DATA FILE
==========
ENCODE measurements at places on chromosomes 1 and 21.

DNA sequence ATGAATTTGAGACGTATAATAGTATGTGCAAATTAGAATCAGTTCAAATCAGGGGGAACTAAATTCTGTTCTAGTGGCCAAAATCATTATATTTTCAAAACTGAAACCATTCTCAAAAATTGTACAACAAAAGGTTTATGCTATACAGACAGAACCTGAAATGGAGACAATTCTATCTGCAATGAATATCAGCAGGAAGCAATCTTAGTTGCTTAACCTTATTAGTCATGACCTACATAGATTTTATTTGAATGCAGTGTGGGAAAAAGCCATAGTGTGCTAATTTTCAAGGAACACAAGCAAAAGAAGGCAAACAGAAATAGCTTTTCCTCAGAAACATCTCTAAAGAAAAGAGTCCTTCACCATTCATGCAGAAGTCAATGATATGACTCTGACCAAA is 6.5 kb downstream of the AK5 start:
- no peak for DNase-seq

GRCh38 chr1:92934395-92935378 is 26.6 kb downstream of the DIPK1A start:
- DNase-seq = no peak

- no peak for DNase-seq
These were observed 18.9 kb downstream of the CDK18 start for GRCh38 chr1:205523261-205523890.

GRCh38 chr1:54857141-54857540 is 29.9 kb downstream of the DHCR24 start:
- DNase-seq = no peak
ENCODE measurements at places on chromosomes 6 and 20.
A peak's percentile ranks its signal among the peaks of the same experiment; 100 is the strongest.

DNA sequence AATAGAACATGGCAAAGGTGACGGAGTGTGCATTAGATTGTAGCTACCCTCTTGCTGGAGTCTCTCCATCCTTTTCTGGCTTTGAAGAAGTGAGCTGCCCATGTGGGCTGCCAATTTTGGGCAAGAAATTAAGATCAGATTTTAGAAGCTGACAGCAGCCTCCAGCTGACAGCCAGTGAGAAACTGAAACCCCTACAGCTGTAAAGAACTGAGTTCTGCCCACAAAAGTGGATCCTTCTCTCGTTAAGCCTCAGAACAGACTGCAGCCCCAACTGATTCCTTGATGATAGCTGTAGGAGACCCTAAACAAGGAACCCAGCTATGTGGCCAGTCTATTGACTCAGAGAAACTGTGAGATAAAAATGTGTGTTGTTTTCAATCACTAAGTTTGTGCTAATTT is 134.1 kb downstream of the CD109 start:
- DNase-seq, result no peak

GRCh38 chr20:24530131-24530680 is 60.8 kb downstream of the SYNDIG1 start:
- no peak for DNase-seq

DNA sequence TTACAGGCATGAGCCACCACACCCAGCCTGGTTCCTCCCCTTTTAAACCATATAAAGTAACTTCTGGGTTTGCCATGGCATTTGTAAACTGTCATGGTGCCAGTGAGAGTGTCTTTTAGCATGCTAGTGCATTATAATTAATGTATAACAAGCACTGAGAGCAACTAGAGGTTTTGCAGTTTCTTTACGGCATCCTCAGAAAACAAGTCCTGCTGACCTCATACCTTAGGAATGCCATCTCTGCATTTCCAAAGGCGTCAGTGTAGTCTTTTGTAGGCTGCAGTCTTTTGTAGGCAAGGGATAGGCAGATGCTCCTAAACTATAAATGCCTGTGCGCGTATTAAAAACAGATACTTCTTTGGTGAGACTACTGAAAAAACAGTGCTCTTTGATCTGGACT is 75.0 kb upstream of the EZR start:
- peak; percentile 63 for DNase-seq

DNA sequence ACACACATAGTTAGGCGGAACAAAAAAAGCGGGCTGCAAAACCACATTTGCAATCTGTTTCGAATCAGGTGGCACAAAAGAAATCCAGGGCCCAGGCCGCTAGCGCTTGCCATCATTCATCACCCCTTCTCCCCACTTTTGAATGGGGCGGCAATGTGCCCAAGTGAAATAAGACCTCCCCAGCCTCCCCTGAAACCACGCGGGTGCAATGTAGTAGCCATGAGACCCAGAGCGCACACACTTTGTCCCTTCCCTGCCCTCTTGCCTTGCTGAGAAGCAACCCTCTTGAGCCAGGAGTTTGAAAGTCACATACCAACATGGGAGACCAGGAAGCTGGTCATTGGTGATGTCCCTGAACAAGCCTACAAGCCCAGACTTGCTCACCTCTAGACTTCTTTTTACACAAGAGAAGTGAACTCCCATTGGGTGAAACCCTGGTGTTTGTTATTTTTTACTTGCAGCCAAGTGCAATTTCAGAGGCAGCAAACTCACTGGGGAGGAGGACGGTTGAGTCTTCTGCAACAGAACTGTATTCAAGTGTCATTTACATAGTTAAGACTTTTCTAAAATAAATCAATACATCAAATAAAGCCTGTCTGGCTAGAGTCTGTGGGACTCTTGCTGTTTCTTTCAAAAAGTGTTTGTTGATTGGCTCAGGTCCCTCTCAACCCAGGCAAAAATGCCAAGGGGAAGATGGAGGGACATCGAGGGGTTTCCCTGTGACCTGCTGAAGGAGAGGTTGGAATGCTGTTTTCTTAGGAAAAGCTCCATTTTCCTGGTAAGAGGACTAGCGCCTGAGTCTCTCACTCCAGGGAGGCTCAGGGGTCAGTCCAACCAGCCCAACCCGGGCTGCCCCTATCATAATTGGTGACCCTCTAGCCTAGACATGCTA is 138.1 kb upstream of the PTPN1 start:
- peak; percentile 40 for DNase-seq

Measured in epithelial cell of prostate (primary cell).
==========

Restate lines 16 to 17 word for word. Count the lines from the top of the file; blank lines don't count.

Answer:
DNA sequence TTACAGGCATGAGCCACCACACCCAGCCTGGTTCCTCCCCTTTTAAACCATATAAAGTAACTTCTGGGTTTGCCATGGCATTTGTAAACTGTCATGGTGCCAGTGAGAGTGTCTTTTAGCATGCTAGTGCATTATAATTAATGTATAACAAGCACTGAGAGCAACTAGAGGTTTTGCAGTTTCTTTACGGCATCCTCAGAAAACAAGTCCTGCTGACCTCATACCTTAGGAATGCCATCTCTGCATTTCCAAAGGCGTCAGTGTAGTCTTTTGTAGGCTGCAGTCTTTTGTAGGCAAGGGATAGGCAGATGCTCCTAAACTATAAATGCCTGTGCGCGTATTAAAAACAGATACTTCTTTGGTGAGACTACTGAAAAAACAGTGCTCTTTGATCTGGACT is 75.0 kb upstream of the EZR start:
- peak; percentile 63 for DNase-seq